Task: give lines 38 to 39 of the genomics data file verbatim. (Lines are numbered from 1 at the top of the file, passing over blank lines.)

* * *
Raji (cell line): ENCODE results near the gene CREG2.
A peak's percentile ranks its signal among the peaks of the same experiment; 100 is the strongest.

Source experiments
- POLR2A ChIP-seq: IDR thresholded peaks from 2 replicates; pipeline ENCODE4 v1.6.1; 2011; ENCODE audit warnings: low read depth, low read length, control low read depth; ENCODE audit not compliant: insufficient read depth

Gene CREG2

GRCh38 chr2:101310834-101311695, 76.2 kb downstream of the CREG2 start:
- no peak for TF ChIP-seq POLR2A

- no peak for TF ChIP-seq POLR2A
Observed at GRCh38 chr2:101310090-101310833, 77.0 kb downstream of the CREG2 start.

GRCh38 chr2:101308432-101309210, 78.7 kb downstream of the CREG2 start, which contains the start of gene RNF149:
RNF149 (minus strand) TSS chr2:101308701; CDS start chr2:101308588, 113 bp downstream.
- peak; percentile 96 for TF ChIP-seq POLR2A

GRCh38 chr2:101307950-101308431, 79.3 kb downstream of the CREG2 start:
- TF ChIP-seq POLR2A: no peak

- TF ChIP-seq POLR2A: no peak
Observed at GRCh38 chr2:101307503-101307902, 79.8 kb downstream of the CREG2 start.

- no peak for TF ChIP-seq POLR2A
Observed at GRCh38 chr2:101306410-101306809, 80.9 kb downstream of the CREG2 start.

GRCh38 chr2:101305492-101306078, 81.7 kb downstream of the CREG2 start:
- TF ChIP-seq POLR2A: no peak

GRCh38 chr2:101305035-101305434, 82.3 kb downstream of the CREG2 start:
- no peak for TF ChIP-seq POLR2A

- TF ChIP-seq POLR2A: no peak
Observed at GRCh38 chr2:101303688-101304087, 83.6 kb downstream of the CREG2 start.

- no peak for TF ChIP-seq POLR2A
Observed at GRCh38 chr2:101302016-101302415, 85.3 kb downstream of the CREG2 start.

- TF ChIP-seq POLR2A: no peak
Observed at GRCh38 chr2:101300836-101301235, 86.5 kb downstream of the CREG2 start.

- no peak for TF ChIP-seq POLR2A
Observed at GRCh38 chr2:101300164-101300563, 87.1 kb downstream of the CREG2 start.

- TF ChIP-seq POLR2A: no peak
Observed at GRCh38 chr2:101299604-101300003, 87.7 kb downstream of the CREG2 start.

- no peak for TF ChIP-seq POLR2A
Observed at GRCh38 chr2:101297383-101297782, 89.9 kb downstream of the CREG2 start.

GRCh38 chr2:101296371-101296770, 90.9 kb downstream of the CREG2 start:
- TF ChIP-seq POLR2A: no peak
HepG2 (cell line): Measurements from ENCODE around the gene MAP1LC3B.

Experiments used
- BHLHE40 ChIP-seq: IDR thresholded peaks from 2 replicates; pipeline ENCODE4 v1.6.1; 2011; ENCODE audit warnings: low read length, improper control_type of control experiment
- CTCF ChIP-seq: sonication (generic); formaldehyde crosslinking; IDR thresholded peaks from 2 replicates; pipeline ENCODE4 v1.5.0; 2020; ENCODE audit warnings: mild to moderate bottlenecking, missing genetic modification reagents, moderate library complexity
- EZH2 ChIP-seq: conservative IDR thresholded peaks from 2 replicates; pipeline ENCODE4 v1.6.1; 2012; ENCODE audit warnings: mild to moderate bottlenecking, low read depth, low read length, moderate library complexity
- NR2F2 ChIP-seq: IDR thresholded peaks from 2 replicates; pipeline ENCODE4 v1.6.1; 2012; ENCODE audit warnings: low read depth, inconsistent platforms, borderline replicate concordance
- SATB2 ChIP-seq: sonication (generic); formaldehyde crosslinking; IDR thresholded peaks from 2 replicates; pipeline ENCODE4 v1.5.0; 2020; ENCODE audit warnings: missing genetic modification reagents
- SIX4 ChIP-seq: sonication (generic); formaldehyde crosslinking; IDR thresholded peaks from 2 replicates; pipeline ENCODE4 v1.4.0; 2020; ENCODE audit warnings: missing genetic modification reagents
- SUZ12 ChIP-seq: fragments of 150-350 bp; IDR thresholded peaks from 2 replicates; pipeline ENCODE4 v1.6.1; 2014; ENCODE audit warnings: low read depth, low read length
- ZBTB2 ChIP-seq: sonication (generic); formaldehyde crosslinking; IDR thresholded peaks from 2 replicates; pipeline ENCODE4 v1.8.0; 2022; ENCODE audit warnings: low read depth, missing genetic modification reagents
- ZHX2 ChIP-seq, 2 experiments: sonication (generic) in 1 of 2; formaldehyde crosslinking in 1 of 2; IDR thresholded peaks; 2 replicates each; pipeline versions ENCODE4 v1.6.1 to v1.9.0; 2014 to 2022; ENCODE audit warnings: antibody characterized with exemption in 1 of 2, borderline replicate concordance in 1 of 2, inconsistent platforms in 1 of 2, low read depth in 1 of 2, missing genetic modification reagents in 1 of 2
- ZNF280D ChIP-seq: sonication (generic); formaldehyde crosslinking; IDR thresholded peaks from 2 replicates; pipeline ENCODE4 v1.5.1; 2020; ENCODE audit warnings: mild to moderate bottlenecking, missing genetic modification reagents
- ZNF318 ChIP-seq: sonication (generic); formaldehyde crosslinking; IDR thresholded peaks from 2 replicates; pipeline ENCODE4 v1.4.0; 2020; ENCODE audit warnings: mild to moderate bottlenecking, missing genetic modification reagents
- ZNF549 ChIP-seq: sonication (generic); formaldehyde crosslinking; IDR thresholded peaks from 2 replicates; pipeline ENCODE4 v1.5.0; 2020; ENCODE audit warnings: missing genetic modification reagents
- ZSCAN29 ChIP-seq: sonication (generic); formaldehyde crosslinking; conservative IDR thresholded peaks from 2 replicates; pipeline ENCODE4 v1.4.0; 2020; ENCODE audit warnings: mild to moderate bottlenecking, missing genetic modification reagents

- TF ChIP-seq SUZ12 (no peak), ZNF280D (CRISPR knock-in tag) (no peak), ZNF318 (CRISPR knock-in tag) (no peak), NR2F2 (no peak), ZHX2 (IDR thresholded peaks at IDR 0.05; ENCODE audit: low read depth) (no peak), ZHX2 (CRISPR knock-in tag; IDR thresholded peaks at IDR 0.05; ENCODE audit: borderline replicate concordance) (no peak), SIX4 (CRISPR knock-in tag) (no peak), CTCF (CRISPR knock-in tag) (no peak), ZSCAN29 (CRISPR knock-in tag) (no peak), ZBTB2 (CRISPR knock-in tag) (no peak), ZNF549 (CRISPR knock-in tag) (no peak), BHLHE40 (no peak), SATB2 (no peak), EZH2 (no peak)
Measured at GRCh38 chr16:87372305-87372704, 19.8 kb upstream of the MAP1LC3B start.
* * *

Experiments used
- BHLHE40 ChIP-seq: IDR thresholded peaks from 2 replicates; pipeline ENCODE4 v1.6.1; 2011; ENCODE audit warnings: low read length, improper control_type of control experiment